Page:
Examples of suitable support structures for use in the medical devices of the invention include those described in U.S. Pat. Nos. 6,508,833 to Pavcnik et al. for a MULTIPLE-SIDED INTRALUMINA MEDICAL DEVICE; 6,464,720 to Boatman et al. for a RADIALLY EXPANDABLE STENT; 6,231,598 to Berry et al. for a RADIALLY EXPANDABLE STENT; 6,299,635 to Frantzen for a RADIALLY EXPANDABLE NON-AXIALLY CONTRACTING SURGICAL STENT; 4,580,568 to Gianturco for a PERCUTANEOUS ENDOVASCULAR STENT AND METHOD FOR INSERTION THEREOF; and published application for U.S. Patent 20010039450 to Pavcnik et al. for an IMPLANTABLE MEDICAL DEVICE, all of which are hereby incorporated by reference in their entirety.

The support structure 12 can include structural features, such as barbs 22, that maintain the support structure 12 in position following implantation in a body vessel. The art provides a wide variety of structural features that are acceptable for use in the medical device 10, and any suitable structural feature can be used. Furthermore, barbs 22 can also comprise separate members attached to the support structure 12 by suitable attachment means and techniques, such as welding and bonding.

A wide variety of materials acceptable for use as the graft members 14, 16 are known in the art, and any suitable material can be utilized. The material chosen need only be able to perform as described herein, and be biocompatible, or able to be made biocompatible. Examples of suitable materials include flexible materials, natural materials, synthetic materials, and combinations thereof. Examples of suitable natural materials include collagen, extracellular matrix (ECM) materials, such as submucosa, and other bioremodellable materials, such as bovine pericardium. Small intestine submucosa (SIS) is particularly well-suited for use as the graft members 14, 16. Other examples of ECM materials that can be used for the graft member include stomach submucosa, liver basement membrane, urinary bladder submucosa, tissue mucosa, and dura mater. ECMs are particularly well suited materials for use in the graft member, at least because of their abilities to remodel and become incorporated into adjacent tissues. These materials can provide a scaffold onto which cellular in-growth can occur, eventually allowing the material to remodel into a structure of host cells.

Examples of suitable synthetic materials include polymeric materials, such as polypropylene, polyurethane, and expanded polytetrafluoroethylene (ePTFE).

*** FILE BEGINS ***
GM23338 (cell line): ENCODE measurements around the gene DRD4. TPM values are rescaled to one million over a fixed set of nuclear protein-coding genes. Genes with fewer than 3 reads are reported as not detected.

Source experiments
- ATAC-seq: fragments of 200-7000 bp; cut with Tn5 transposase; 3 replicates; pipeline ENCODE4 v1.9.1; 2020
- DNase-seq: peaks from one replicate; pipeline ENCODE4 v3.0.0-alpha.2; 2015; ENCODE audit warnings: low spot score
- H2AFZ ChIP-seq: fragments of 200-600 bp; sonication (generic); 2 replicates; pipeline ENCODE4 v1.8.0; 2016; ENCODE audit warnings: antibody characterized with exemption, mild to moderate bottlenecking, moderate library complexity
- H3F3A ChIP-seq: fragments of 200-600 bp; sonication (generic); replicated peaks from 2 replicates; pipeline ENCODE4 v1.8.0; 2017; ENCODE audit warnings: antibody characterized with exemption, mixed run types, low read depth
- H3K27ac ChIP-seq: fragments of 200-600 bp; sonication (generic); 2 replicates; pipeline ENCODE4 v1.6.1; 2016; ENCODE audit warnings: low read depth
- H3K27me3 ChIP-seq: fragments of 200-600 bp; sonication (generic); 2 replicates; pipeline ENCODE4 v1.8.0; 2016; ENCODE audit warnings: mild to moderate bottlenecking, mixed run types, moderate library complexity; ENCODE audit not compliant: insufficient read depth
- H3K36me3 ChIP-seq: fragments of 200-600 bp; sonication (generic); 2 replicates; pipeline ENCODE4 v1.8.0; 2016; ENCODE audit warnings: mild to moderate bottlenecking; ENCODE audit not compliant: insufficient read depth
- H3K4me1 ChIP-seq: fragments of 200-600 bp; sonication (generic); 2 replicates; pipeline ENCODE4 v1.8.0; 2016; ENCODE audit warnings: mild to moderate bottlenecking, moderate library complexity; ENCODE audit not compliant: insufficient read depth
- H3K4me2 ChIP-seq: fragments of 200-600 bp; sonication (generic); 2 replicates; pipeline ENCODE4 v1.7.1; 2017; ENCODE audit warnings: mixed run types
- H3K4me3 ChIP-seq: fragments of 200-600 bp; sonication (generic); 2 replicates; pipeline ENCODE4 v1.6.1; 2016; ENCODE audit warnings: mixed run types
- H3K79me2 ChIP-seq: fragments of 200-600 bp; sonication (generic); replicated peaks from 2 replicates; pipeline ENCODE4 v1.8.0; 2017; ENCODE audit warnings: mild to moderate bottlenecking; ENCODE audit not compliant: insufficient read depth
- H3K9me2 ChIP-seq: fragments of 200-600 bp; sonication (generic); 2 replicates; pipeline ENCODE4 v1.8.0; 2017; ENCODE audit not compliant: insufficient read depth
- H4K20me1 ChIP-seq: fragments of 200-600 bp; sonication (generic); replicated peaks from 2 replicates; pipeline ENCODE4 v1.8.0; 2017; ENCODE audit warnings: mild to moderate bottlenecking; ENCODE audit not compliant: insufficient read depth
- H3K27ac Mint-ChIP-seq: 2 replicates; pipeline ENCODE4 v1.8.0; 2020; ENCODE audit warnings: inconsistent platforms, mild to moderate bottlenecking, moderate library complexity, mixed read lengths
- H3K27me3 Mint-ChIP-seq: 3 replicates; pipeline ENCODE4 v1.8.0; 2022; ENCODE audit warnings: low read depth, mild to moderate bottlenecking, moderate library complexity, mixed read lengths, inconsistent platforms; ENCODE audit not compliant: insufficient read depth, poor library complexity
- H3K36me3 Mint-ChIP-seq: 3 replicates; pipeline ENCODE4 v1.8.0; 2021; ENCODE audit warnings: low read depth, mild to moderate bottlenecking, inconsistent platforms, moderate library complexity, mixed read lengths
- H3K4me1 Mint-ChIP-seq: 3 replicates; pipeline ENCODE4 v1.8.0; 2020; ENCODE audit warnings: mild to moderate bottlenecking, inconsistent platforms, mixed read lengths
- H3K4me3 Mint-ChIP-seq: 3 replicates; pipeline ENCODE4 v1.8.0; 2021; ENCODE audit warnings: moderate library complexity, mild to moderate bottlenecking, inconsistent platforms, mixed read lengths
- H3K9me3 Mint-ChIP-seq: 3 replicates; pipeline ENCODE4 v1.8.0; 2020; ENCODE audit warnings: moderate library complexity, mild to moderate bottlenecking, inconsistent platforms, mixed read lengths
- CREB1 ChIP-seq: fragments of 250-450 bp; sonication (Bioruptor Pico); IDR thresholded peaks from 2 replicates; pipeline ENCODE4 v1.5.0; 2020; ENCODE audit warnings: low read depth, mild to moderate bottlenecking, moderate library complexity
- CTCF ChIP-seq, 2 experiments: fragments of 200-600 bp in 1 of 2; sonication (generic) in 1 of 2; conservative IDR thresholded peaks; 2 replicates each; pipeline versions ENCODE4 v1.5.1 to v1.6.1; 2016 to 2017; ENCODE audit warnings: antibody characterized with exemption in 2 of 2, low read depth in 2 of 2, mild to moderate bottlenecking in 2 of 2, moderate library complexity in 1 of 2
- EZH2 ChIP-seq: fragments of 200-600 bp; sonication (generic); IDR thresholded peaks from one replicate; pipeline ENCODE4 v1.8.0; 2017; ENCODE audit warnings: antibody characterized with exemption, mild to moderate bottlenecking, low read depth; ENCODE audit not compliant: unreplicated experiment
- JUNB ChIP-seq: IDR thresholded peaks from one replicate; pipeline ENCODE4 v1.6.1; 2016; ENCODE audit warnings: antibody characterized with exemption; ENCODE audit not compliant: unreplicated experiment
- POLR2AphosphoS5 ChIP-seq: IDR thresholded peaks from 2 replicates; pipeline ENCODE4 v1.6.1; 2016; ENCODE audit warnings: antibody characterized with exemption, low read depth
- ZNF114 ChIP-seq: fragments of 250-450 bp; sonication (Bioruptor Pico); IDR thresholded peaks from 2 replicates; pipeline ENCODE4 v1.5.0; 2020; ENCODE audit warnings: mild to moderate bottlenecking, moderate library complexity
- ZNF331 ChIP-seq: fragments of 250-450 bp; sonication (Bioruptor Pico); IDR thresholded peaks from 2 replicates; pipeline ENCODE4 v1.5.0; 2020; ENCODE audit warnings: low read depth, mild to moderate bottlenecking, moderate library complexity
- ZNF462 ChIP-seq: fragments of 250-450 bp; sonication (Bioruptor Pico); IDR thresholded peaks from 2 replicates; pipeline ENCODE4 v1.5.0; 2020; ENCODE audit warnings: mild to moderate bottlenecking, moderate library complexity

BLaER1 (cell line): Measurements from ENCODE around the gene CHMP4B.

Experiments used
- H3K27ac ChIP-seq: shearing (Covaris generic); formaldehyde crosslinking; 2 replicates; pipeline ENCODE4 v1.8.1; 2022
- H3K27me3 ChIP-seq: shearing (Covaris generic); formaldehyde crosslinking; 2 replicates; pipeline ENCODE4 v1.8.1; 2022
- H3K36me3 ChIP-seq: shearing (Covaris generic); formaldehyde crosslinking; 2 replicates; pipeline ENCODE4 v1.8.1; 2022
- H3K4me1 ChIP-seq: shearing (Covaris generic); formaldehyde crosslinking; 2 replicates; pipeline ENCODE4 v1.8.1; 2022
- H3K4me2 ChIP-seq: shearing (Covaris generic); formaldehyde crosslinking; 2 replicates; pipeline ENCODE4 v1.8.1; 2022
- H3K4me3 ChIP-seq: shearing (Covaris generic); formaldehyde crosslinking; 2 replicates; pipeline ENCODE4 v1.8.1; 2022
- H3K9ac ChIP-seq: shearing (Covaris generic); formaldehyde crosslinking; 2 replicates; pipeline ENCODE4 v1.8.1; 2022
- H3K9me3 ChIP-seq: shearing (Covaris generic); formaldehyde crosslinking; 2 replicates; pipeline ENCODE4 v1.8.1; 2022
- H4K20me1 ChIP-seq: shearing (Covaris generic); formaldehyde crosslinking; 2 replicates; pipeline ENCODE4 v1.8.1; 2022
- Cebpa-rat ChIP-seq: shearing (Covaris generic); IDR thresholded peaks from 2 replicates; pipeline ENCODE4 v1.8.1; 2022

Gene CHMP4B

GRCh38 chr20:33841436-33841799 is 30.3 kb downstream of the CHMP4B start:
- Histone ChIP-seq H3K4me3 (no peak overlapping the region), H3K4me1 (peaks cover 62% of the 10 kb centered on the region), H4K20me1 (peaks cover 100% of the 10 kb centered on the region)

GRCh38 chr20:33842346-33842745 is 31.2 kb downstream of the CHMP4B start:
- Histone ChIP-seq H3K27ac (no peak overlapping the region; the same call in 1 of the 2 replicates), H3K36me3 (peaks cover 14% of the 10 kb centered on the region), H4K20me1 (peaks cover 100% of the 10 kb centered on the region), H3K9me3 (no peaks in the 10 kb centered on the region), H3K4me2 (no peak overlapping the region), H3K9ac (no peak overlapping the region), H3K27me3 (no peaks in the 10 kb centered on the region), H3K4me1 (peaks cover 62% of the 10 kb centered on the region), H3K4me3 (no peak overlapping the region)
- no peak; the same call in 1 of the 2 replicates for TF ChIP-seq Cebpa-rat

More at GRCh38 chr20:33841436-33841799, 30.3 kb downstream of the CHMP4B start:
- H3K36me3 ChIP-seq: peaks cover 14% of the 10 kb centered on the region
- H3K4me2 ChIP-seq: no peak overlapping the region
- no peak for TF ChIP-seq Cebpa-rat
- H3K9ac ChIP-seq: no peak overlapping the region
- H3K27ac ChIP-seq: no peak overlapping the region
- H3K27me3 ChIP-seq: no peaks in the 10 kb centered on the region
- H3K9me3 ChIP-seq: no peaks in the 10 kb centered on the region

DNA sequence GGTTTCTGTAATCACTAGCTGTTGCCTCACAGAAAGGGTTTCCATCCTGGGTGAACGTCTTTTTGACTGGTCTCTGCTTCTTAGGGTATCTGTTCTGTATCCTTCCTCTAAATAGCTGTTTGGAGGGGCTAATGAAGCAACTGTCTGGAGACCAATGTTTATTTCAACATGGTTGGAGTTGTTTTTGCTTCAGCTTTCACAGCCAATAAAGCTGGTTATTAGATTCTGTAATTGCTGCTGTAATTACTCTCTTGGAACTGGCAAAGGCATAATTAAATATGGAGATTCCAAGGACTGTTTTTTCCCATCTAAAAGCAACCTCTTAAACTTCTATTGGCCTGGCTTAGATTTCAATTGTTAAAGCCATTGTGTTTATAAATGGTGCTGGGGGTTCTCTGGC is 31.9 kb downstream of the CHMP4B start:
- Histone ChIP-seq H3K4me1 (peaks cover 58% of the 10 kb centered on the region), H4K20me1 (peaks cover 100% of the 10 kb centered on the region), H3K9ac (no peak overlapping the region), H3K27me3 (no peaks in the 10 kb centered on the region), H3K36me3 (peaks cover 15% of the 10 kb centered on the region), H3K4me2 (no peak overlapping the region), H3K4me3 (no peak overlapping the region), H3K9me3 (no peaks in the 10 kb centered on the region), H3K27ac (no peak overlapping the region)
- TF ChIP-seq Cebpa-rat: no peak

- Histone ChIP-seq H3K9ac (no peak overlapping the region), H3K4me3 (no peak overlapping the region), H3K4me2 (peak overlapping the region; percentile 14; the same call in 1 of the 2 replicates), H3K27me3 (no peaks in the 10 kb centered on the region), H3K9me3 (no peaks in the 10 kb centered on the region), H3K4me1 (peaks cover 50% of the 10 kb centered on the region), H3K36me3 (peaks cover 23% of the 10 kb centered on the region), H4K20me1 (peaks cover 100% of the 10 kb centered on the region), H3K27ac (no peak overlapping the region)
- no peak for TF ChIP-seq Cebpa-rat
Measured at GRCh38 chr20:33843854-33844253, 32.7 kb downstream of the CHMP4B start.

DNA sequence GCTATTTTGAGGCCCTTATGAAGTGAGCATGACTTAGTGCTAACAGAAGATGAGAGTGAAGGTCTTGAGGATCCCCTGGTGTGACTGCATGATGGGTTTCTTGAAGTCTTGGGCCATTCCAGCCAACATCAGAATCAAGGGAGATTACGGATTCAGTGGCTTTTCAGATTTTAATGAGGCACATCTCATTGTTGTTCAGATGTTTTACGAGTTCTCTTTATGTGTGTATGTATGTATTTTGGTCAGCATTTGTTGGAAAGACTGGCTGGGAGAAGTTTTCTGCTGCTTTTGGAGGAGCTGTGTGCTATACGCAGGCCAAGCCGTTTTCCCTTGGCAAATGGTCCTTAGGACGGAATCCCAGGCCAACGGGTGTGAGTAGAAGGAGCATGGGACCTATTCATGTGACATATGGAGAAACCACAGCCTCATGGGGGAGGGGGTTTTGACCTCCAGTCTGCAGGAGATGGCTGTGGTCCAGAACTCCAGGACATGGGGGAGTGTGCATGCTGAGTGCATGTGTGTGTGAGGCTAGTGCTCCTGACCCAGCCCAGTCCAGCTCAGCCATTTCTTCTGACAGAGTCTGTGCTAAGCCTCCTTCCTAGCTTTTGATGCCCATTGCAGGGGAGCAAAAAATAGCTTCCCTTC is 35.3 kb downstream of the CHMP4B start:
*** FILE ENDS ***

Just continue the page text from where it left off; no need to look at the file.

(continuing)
As best illustrated in FIGS. 1 through 4, free edges 19, 21 of the graft members 14, 16 cooperatively define an opening 18. The graft members 14, 16 can be attached to the support structure 12 with any suitable attachment mechanism, such as sutures 20, adhesives, bonding, and the like. The attachment mechanism chosen will depend on the nature of the support structure 12 and graft members 14, 16. Sutures 20 provide an acceptable attachment mechanism when SIS or other ECM materials are used as the graft members 14, 16 with a metal or plastic support structure.

The device 10 can include any suitable number of graft members. The graft members need only be able to provide the functionality described herein. The specific number chosen will depend on several factors, including the type and configuration of the support structure 12. As illustrated in FIGS. 1 through 6, two graft members 14, 16 are suitable for use in devices 10 comprising a support structure configured in accordance with this embodiment, but a single graft member, or three or more graft members, can also be used.

The graft members 14, 16 comprise a constraining portion 23 and a valve portion 29. The constraining portion is adapted to substantially prevent the support structure 12 from achieving the second, expanded configuration. This prevents the valve portion 29 from becoming completely taught. The constraining portion 23 is sized such that, as the support structure expands from the first configuration to the second configuration, the constraining portion 23 becomes taught, substantially preventing further expansion of the support structure 12. As described more fully below, the constraining portion 23 can be sized such that the constrained configuration of the device 10 is slightly larger in diameter than the inner diameter of the vessel in which the device will be implanted, but less than a vessel inner diameter at which an adverse effect may occur, such as vessel rupture. This sizing can facilitate maintenance of the device 10 in the vessel following implantation.

As best illustrated in FIGS. 1, 3, and 5, the medical device 10 of the first embodiment, includes a constraining portion 23 that comprises a gathered portion 24 of the material of the graft members 14, 16. The gathered portion 24 comprises two non-contiguous regions of an individual graft member 14, 16 that are drawn together to exclude an intervening portion 26. The non-contiguous regions are held together by any suitable connecting mechanism, such as sutures 28. In the finished medical device 10, the non-contiguous regions are disposed adjacent one another and maintained in that spatial relationship by the connecting mechanism, such as the sutures 28 illustrated in FIGS. 1, 3, and 5. The non-contiguous regions can be in contact with each other, along the entire length of the gathered portion 24 or a portion thereof. As best illustrated in FIG. 8, which illustrates an alternative embodiment described in detail below, contact between the non-contiguous regions of the gathered portion is not required.